Also, when cooking for a group, I do like to err on the side of fully cooked. People are picky. People fear medium-rare (even when I explain to them that the bacteria in the average cut of beef, as opposed to chicken, only exists on the outside, so if the meat is fresh ground, the bad stuff doesn’t have time to multiply all the way through the grind the way it can in pre-ground meat). When there’s a lot of stuff on the grill and people to greet and sangria to serve, it can be hard to get the timing exactly right, so things might over cook a tad. So, I need a standby burger template that can hold up to such abuse.

So, to continue the series of things that made last Friday delicious, here are…

Adult(erated), Abusable Burgers

– makes 20, 1/4lb burgers

(adapted from Cooks Illustrated’s “Well-Done Burgers on the Charcoal Grill”, and “Grilled Hamburgers with Garlic, Chipotles, and Scallions” recipes)


This really is a very flexible recipe. Skip the panade, if you don’t plan on cooking past medium. Change, or leave out the adulteration as you see fit. Use pre-ground beef, if you promise to cook to well done (or at least medium well), and maybe also pick up some pepto at the store. And yeah, divide this recipe as needed to make a more reasonable amount.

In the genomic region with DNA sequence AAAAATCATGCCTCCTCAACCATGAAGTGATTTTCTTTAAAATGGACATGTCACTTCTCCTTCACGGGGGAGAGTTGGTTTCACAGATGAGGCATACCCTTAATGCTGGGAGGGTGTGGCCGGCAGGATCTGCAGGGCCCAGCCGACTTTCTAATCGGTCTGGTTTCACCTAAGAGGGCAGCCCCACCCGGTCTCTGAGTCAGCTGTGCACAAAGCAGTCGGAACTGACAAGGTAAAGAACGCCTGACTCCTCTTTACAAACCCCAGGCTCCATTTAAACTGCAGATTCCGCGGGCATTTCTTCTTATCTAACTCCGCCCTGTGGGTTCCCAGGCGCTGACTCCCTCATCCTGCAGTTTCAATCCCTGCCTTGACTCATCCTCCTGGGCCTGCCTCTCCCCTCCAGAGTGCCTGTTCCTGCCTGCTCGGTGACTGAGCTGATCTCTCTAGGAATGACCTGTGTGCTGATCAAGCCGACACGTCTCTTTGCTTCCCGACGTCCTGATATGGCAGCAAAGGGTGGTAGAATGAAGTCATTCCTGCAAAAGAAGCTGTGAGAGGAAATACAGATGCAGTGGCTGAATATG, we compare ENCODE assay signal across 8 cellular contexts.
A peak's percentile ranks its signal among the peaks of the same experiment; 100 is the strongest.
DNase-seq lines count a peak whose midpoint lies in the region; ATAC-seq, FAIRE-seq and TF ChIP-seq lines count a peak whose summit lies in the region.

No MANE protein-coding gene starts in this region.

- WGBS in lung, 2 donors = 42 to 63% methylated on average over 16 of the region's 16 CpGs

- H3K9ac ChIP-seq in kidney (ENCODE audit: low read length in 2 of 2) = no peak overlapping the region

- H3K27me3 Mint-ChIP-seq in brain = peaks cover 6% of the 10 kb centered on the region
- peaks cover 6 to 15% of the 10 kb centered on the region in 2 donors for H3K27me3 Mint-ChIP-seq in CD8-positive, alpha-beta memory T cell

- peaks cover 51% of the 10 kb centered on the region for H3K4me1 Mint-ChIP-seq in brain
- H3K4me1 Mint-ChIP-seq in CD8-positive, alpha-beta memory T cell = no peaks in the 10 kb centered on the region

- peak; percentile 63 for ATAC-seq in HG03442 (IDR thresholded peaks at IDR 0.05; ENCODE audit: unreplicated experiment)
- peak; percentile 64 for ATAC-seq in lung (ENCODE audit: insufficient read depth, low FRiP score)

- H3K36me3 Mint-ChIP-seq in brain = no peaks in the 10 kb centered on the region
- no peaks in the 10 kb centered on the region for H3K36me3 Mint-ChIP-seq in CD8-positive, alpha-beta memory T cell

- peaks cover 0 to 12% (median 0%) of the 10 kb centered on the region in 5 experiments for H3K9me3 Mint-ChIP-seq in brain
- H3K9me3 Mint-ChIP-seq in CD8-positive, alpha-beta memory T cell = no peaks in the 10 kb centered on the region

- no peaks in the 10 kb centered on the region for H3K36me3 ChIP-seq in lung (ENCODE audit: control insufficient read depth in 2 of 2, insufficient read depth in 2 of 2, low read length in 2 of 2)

The Panade

  • Skip this, if you don’t intend on on cooking the burgers past Medium
  • 1 1/2 cups white bread, crust removed, torn to bits (should be 3 slices, I used the insides of 3 hotdog buns)
  • 6 tbsp milk.

The Meat

  • 5 lbs chuck roast, or 80/20 chuck.

The Adulteration

  • 9 cloves garlic, unpeeled
  • 3 tbsp chipotles in adobo, minced
  • 6 tbsp chives, minced
  • 1 tbsp kosher  salt
  • 1 1/2 tsp ground black pepper

The Method

  1. Grind beef. Twice. Using the coarse grinder plate, into a large bowl.
  2. Run about half of the bread through the grinder to help clean it out. Try to capture the last 3rd or so of this in a separate container to help make the Panade.
  3. Combine the unground bread, the ground bread that isn’t too beefy, and the milk in a small bowl, stir to combine, and let sit while you prep the Adulteration.